Canada and the United States are also committed to increasing investment in and adoption of clean technology and best-in-class solutions to reduce methane emissions from the waste sector and affirm the 2023 North American Leaders Summit goal to reduce methane emissions from the solid waste and wastewater sector by at least 15% by 2030 from 2020 levels.

The United States and Canada will work together to accelerate methane mitigation internationally, including through the U.S. role as co-convenor of the Global Methane Pledge and Canada’s role as a Global Methane Pledge Champion.

Accelerating Carbon Management 

Canada and the United States continue to implement carbon management policies and incentives – including carbon capture, utilization, and storage (CCUS) and carbon dioxide removal (CDR). The United States and Canada intend to continue to collaborate to ensure a competitive environment for responsible deployment of CCUS and CDR solutions with a high degree of integrity, transparency, and accountability while fostering opportunities through the Memorandum of Understanding (MOU) on Energy Cooperation between the U.S. Department of Energy and Natural Resources Canada; co-leadership of the Mission Innovation CDR Mission, which aims to enable global net removals of 100 million metric tons CO2 per year by 2030; and co-sponsorship of a Carbon Management Challenge to accelerate carbon management as a necessary complement to other required mitigation efforts to keep 1.5°C within reach.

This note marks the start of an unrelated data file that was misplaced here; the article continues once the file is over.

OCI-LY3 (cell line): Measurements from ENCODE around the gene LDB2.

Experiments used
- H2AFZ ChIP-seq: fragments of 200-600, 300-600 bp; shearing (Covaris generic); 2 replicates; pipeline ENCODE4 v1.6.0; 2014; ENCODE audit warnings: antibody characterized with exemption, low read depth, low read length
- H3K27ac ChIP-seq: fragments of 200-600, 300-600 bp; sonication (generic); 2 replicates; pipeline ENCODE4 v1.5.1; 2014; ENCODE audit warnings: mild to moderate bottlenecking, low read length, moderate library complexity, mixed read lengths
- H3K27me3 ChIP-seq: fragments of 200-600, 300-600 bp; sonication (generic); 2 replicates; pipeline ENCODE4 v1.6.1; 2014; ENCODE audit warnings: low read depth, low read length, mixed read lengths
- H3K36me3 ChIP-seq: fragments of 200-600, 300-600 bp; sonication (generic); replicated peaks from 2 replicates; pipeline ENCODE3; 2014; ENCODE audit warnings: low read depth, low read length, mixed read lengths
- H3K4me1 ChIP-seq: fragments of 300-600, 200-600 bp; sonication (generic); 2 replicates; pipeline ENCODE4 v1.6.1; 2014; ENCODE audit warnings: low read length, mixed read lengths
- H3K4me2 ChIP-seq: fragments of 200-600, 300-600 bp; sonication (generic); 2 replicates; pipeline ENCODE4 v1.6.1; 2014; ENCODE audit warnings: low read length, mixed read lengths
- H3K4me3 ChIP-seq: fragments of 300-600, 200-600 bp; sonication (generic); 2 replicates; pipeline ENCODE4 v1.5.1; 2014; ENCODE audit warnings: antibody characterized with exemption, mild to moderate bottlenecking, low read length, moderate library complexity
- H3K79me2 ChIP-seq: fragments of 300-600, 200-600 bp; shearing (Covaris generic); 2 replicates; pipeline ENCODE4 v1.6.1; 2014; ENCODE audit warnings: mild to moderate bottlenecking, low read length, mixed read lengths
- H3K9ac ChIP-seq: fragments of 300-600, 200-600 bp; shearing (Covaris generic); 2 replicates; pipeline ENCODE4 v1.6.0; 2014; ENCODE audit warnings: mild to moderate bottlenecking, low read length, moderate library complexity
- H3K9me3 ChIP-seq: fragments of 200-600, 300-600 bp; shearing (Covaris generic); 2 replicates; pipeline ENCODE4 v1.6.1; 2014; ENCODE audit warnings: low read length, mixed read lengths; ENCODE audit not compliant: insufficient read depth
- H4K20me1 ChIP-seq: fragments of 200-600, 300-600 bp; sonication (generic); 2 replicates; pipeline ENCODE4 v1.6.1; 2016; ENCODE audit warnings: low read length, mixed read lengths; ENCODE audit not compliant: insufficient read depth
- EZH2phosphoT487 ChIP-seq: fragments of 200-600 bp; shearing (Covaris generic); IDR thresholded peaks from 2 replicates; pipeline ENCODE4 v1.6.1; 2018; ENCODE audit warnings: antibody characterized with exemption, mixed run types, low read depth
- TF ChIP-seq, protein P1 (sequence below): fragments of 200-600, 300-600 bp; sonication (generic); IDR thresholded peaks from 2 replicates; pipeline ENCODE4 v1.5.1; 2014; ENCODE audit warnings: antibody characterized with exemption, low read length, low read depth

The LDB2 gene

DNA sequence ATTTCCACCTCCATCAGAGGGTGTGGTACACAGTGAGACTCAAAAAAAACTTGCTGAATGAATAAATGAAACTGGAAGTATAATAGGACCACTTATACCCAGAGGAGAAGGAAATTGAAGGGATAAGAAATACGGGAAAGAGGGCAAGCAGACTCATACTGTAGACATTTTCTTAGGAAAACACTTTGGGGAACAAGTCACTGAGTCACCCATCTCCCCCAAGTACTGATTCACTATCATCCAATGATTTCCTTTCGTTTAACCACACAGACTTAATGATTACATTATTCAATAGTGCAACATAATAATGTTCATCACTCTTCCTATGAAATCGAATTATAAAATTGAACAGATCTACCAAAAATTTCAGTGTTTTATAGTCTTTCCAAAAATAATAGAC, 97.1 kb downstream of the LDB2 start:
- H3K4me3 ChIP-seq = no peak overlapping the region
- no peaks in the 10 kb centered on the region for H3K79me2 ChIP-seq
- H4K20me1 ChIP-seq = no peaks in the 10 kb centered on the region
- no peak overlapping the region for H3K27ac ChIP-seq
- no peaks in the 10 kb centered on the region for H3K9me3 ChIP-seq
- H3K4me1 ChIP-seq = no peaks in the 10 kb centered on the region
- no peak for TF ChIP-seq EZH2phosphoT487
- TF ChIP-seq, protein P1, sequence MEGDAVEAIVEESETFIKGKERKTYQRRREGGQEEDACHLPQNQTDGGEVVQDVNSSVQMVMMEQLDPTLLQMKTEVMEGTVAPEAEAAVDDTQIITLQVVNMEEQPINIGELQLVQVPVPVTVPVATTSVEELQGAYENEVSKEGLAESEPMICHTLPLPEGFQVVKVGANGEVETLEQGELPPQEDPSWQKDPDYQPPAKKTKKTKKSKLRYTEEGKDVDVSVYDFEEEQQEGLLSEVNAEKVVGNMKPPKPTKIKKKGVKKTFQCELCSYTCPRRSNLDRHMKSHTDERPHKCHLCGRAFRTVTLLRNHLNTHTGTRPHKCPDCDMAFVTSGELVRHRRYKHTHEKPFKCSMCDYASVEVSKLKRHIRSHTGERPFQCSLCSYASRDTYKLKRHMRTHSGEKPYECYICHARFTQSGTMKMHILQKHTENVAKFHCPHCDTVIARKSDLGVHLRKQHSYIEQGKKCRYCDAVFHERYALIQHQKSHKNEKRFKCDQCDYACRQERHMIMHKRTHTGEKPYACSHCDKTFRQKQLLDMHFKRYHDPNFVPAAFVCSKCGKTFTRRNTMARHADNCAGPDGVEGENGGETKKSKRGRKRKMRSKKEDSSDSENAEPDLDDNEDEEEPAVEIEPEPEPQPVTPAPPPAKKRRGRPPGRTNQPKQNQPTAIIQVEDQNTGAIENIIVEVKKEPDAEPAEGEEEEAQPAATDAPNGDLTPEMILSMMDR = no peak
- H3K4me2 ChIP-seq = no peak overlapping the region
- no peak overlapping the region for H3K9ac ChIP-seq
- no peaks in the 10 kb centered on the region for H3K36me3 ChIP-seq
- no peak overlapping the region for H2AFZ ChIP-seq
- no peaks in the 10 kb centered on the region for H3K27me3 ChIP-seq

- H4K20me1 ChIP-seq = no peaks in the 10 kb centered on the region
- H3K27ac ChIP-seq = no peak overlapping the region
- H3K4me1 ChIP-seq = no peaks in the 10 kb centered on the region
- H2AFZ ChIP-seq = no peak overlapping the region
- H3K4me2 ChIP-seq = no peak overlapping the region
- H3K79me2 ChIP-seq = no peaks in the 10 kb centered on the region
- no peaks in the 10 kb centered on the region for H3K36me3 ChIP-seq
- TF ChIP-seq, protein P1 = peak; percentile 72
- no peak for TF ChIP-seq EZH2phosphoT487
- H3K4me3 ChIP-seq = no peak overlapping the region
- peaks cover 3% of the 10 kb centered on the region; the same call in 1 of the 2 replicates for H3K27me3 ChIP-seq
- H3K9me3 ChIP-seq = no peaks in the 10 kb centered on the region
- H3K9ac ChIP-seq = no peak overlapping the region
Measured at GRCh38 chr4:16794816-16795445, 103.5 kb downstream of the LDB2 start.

Reducing Embodied Carbon in Construction Materials 

The United States and Canada commit to advance a “Buy Clean” ambition to leverage national government procurement to promote the use of low-carbon construction materials and design. This work will support well-paying manufacturing jobs in Canada and the United States, spur innovation and growth, and reduce greenhouse gas emissions from the industrial sector as we invest in the clean energy economy and meeting our climate goals. Over the next 12 months, both countries intend to continue to send a demand signal for Buy Clean materials and design by working in collaboration with industry stakeholders to develop a coordinated approach on metrics, methodology, and standards.

Promoting Trade in Low-Emissions Goods 

Canada and the United States continue working together to promote North American trade of low-emissions goods, such as steel, aluminum and the critical mineral supply chain. This includes supporting investments in mining and critical minerals and sharing information on carbon intensity data and working together on common approaches to mitigate carbon leakage. Through this collaboration, Canada and the United States intend to work to protect businesses, workers and communities in both countries from unfair trade by countries failing to take strong climate action.

Advancing Transportation Decarbonization

The United States and Canada have set strong 2030 market share goals for Zero Emission Vehicles. Both countries are pursuing regulations to advance transportation electrification and save consumers money. Canada and the United States intend to continue to work together to harmonize standards to support the adoption of Zero Emission Vehicles and cleaner fuels. This includes electric vehicle charging infrastructure and clean fuels.

Accounting for the Social Cost of Carbon

Both countries have taken decisive action to better align on measuring the social cost of greenhouse gas emissions. In April 2023, Canada published its updated social cost of carbon starting at $261 CAD per ton, which is now used in Canada’s regulatory impact analysis process. In its final methane regulation, the U.S. Environmental Protection Agency finalized updated values for the social cost of greenhouse gas emissions to inform its future rulemakings.

Improving Environmental and Impact Assessment Processes for Major Projects